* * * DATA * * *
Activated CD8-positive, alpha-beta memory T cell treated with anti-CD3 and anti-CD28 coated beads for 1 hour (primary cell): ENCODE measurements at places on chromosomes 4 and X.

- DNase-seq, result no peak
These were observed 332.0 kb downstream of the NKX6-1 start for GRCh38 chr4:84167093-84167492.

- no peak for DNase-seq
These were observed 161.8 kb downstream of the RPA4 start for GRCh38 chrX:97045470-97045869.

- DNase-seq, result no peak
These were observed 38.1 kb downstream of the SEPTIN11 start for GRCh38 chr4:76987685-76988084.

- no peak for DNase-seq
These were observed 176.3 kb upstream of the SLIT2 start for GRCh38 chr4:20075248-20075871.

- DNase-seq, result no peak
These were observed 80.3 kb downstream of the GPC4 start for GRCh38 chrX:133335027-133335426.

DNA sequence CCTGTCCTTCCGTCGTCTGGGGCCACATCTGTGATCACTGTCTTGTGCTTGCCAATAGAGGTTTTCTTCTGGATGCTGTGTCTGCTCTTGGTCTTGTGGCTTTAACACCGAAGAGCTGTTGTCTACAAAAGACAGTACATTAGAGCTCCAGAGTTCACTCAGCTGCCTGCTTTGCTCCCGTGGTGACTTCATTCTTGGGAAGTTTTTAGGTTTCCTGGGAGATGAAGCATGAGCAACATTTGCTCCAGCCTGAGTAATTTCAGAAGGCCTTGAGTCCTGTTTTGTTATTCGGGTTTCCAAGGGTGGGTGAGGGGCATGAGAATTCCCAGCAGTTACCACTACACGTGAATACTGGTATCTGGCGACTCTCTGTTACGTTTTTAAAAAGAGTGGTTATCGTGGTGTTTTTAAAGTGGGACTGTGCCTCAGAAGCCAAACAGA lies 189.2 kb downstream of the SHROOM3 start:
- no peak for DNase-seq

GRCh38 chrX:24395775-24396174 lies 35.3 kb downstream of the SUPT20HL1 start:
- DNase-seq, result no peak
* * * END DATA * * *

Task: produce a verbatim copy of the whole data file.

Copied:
Activated CD8-positive, alpha-beta memory T cell treated with anti-CD3 and anti-CD28 coated beads for 1 hour (primary cell): ENCODE measurements at places on chromosomes 4 and X.

- DNase-seq, result no peak
These were observed 332.0 kb downstream of the NKX6-1 start for GRCh38 chr4:84167093-84167492.

- no peak for DNase-seq
These were observed 161.8 kb downstream of the RPA4 start for GRCh38 chrX:97045470-97045869.

- DNase-seq, result no peak
These were observed 38.1 kb downstream of the SEPTIN11 start for GRCh38 chr4:76987685-76988084.

- no peak for DNase-seq
These were observed 176.3 kb upstream of the SLIT2 start for GRCh38 chr4:20075248-20075871.

- DNase-seq, result no peak
These were observed 80.3 kb downstream of the GPC4 start for GRCh38 chrX:133335027-133335426.

DNA sequence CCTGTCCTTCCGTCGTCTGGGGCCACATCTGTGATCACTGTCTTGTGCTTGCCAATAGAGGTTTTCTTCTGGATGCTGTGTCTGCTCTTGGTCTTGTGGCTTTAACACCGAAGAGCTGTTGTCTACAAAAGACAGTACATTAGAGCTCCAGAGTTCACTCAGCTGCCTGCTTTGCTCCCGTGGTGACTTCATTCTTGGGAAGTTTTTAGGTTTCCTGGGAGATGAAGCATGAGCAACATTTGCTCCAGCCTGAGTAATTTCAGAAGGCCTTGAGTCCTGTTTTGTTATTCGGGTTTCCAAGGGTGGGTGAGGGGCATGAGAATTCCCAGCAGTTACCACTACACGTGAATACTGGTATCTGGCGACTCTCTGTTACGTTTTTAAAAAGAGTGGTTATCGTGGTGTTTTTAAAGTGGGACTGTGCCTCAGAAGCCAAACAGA lies 189.2 kb downstream of the SHROOM3 start:
- no peak for DNase-seq

GRCh38 chrX:24395775-24396174 lies 35.3 kb downstream of the SUPT20HL1 start:
- DNase-seq, result no peak